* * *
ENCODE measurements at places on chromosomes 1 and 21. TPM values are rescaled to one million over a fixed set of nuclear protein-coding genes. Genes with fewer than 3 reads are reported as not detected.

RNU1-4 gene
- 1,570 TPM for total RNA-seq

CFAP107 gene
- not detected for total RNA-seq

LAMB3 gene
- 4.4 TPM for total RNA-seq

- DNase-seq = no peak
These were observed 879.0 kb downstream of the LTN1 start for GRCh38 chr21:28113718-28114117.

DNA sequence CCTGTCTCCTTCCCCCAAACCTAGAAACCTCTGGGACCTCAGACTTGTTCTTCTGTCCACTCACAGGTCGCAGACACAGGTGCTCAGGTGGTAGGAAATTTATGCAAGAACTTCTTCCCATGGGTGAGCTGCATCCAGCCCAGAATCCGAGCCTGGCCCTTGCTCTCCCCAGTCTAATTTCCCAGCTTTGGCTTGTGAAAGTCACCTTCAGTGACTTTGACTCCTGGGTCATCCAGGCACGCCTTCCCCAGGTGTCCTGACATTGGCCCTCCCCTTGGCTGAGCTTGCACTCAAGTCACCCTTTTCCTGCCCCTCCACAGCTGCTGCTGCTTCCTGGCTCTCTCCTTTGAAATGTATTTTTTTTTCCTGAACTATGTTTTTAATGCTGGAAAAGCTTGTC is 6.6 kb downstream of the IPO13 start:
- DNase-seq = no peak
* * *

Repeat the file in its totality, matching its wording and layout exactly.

ENCODE measurements at places on chromosomes 1 and 21. TPM values are rescaled to one million over a fixed set of nuclear protein-coding genes. Genes with fewer than 3 reads are reported as not detected.

RNU1-4 gene
- 1,570 TPM for total RNA-seq

CFAP107 gene
- not detected for total RNA-seq

LAMB3 gene
- 4.4 TPM for total RNA-seq

- DNase-seq = no peak
These were observed 879.0 kb downstream of the LTN1 start for GRCh38 chr21:28113718-28114117.

DNA sequence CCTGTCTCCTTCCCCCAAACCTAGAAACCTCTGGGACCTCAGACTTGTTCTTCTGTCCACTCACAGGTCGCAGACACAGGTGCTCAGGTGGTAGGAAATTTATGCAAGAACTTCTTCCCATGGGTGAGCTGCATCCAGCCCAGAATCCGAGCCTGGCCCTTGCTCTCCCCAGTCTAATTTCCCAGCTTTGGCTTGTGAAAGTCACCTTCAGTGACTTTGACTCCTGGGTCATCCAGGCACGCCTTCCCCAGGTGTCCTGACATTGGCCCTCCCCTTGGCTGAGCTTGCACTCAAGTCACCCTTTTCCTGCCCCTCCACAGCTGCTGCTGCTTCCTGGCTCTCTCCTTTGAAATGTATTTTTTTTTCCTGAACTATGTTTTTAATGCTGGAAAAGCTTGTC is 6.6 kb downstream of the IPO13 start:
- DNase-seq = no peak